Well ... I'd have enough nickles not to have dirty socks lying on my living room floor, I tell you what.
posted by Eyebrows McGee at 8:56 PM on October 6 [3 favorites]

I think we are talking about something similar to Douglas Adams’ SEP field, ie the ability to hide something in plain sight simply because it is so improbable and unexpected that nobody notices it.

When I visited Salt Lake City in the early 90’s I smoked weed openly on the temple square. My friends were like “whoa, dude, what are you doing? You’re publicly getting high in broad daylight in the least tolerant square mile in the USA?”

“Don’t worry about it man, we are surrounded by an SEP field.”

I acknowledge fully that depending on SEP fields is far riskier for non-white people or those with less conservative hair cuts and of course those days are long behind me now, but I like to think that pushing the envelope advances the cause of tolerance for us all

posted by Slarty Bartfast at 9:16 PM on October 6 [2 favorites]

I'm always so sad about the gorilla basketball video because it was spoiled for me and so of course I saw the damn gorilla right away. Someone make another really obvious video like that, and don't spoil it in the video title and then send it to me, ok?

(I always notice those "we changed the color of our shirts and tablecloth and oh we're not even the same people" videos because TFA or whatever always clues you in to watch for a change.)
posted by greermahoney at 9:39 PM on October 6 [3 favorites]

I saw the "parking meter" immediately, but answered "no" because that's not a parking meter. It's maybe a piece of public art shaped like one. If it can't be used to pay for parking except by giants with ladders, it's not a parking meter. I don't know why I don't think this of the toothbrush, though.
posted by hades at 9:49 PM on October 6 [3 favorites]

If it can't be used to pay for parking except by giants with ladders, it's not a parking meter.

And only semis could park there, because they're the only vehicles big enough to carry the humongous coins that behemoth must require...
posted by Greg_Ace at 9:57 PM on October 6

hades, I had your reaction to both pictures. A toothbrush is a tool that humans use to brush their human teeth. That black stick with bristles might be a toothbrush to a whale, but the word "toothbrush" is not a whale word, it is a human word. Likewise, a parking meter is used by humans to pay for parking. A box with a coin slot ten feet of the ground is therefore not a parking meter.

Not that I deny the phenomenon the FA is really about, but those were poorly chosen examples.
posted by five toed sloth at 10:03 PM on October 6 [5 favorites]

I guess maybe the toothbrush could be a "novelty toothbrush", or something, like Vermin Supreme has. I can imagine that. I can't really imagine a novelty parking meter.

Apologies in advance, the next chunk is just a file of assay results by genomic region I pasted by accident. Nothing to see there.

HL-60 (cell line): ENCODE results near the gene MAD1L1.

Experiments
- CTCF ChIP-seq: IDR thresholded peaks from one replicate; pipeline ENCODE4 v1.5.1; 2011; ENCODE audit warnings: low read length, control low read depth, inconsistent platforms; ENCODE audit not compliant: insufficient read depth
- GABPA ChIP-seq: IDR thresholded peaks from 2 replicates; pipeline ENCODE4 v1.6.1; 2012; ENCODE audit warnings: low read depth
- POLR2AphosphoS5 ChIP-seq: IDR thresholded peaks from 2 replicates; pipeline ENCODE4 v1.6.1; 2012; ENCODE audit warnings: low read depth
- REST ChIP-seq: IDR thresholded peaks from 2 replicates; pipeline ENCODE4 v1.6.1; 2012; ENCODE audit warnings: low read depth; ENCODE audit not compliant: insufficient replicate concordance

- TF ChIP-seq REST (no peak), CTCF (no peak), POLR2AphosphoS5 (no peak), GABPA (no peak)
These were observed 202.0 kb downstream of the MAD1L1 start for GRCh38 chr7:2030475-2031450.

posted by hades at 10:35 PM on October 6

I think we are talking about something similar to Douglas Adams’ SEP field, ie the ability to hide something in plain sight simply because it is so improbable and unexpected that nobody notices it.

I NEVER lose ANYTHING. My problem is that I somehow have the ability to create around me small, invisible, highly transient wormholes. They then suck items around me up, deposit them elsewhere at their terminii then dissipate.

So I am not forgetful! IT IS SCIENCE!

And this is true, because...

Wir haben uns zu Meistern der Wissenschaft!

(Or at least I have.)
posted by Samizdata at 10:52 PM on October 6

jesus christ that's the scariest picture I ever saw. sure I saw the toothbrushes. sure I saw both of them.

but did you see the creature who uses that toothbrush? did you see him? or was he too...too much for your eyes to allow your mind to let you?

look again. look just to the side of the screen and let him sneak into your peripheral vision, the thing whose toothbrush that is. if you can. sometimes just knowing something's there is enough to let you see it, but sometimes breaking down your instinctive self-protection blinders just to get a little congratulatory note from the NYT isn't worth it. don't look. don't look.
posted by queenofbithynia at 11:54 PM on October 6 [9 favorites]

The toothbrush image illuminates nothing. The test is meaningless if you're going to subtly change the definition of common nouns when posing the question. When searching an image of a human (not even slightly messy!) bathroom for a "toothbrush" we're not looking for something three feet long. And posing the question with the definite article, suggesting there is only one toothbrush, while including another really obvious actual toothbrush front and centre, is essentially cheating. The whole thing is disingenuous at best and not a good introduction to what might otherwise be a somewhat interesting idea.